In the landmark case of The New York Times v. Sullivan, 376 U.S. 25 (1964), the Supreme Court developed the actual malice concept. An advertisement (equivalent to a story for the Court) appeared in the Times that contained false and defamatory information about a commissioner of the city of Montgomery, Alabama. The commissioner sued, but the Supreme Court, while acknowledging the falsity and defamatory nature of the story, ruled that if the press was to have freedom to write about public officials, it needed to be given a substantial amount of legal protection. A newspaper would only be culpable, the Court ruled, if it acted with actual malice, which the Court went on to define as ‘‘with knowledge that it [the story] was false or with reckless disregard of whether it was false or not.’’ In Sullivan this applied to suits brought by public figures; the argument was that these individuals had thrust themselves into the limelight and should expect more critical stories about themselves, and that, given their public position, they would have an easier opportunity to rebut allegations and set the record straight.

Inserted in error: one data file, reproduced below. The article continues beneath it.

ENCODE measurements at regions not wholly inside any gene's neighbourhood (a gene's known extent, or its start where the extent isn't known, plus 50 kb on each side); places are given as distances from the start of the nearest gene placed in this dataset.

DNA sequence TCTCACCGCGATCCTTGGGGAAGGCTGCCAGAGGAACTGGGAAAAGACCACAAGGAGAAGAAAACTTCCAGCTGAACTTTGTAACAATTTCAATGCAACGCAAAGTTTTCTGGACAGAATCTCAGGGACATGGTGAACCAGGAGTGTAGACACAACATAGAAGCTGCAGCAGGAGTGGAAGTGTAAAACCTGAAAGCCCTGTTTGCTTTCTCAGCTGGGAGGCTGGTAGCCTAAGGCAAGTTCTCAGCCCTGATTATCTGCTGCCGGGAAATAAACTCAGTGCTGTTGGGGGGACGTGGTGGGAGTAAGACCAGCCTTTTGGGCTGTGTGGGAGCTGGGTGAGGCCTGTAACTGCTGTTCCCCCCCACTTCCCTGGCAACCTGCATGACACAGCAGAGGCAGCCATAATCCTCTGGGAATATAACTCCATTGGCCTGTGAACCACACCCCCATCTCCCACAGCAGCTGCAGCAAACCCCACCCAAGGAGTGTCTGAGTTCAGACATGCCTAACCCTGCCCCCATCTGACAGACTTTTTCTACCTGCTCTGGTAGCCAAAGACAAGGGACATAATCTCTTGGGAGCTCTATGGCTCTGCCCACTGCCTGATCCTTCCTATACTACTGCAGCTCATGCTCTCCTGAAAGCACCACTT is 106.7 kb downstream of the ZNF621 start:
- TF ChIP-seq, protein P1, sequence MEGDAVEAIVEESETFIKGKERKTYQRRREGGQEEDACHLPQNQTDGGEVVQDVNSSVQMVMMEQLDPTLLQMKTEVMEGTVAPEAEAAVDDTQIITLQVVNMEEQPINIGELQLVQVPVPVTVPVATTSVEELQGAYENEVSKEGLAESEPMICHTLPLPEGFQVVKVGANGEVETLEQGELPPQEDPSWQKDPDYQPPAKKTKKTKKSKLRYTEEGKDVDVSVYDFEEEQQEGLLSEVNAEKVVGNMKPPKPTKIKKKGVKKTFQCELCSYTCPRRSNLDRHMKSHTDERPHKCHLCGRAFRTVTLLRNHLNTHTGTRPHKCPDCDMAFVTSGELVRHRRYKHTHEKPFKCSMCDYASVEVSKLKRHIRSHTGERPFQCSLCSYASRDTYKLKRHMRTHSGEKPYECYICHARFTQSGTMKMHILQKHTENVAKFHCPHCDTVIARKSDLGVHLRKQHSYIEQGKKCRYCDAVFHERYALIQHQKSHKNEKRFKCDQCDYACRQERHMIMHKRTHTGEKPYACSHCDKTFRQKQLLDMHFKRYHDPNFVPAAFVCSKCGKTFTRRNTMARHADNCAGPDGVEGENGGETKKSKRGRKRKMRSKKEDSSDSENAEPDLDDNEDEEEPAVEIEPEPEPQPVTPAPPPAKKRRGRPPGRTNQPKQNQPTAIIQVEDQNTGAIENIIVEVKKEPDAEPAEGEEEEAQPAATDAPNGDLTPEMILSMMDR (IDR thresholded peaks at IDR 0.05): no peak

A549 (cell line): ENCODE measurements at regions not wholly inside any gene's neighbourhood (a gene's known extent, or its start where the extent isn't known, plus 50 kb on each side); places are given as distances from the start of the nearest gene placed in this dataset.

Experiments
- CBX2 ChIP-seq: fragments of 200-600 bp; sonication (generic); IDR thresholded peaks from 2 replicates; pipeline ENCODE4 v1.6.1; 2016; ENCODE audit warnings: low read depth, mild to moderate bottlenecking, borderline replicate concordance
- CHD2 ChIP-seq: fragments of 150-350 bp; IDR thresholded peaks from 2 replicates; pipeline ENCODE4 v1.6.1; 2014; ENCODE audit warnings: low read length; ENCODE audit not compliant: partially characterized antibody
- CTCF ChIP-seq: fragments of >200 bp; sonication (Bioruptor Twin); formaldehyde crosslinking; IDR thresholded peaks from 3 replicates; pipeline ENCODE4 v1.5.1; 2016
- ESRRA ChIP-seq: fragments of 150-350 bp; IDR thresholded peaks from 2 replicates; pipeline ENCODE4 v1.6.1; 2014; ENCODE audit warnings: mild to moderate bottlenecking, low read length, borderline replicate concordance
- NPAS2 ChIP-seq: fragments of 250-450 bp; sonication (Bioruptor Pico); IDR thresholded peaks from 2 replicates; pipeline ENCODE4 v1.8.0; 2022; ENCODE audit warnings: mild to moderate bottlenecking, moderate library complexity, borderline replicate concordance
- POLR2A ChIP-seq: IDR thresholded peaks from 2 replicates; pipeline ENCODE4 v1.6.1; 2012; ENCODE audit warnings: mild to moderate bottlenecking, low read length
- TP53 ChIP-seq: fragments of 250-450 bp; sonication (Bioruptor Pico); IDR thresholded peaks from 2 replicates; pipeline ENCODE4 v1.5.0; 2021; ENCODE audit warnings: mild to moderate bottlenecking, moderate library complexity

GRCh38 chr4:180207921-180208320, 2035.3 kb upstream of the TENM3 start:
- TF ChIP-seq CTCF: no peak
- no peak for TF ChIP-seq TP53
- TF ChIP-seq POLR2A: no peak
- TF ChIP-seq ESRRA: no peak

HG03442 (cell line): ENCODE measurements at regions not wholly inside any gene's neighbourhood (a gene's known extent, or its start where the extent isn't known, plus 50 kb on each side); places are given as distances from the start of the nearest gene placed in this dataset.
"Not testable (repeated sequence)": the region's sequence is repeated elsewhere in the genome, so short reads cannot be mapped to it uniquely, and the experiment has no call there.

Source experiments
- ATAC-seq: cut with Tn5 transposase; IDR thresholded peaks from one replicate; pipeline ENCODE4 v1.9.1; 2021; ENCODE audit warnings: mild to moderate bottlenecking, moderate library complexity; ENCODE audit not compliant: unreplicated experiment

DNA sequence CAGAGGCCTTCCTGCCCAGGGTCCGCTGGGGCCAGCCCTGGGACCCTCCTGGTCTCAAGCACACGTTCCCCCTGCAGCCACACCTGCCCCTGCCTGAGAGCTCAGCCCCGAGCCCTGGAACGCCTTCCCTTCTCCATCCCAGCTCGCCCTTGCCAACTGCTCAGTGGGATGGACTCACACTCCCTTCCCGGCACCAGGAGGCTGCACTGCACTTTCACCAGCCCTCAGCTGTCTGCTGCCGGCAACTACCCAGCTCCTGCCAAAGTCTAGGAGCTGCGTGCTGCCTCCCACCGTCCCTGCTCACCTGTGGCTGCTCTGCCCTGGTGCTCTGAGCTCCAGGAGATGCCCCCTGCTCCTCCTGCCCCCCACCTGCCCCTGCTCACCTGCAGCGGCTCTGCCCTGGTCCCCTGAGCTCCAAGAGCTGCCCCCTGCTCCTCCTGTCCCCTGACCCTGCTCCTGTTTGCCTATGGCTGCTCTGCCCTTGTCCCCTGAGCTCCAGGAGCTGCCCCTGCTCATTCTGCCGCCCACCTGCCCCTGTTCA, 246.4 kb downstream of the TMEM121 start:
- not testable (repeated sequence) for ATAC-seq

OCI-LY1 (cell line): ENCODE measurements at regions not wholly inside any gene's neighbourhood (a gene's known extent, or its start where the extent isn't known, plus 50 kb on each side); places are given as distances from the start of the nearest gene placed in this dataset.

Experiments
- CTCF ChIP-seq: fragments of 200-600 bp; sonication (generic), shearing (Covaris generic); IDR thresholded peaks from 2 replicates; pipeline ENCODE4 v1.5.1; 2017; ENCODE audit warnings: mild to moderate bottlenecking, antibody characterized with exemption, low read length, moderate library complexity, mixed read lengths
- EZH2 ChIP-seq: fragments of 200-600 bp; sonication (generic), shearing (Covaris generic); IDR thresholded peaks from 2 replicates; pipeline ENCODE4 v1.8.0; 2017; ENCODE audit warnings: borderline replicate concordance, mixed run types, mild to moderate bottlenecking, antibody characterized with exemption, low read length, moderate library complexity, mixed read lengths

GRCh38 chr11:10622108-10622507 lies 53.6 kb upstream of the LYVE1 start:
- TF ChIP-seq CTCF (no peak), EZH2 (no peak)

In later cases the Court extended the applicability of the actual malice standard to public figures (in Sullivan it was limited to public officials), but it declined to extend it to public issues. Deciding who is a public figure, however, has proven to be no easy matter. It also has not proven straightforward to obtain the information necessary to determine whether a paper acted with actual malice in its reporting.
References and Further Reading
Cases and Statutes Cited
See also Freedom of the Press: Modern Period (1917–Present); Herbert v. Lando, 441 U.S. 153 (1979); Public Figures; Public Officials